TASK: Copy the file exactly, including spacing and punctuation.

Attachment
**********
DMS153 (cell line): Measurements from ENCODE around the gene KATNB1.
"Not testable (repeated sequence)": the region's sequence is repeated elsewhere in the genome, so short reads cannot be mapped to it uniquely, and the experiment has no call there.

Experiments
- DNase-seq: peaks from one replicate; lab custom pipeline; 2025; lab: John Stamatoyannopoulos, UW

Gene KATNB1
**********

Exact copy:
DMS153 (cell line): Measurements from ENCODE around the gene KATNB1.
"Not testable (repeated sequence)": the region's sequence is repeated elsewhere in the genome, so short reads cannot be mapped to it uniquely, and the experiment has no call there.

Experiments
- DNase-seq: peaks from one replicate; lab custom pipeline; 2025; lab: John Stamatoyannopoulos, UW

Gene KATNB1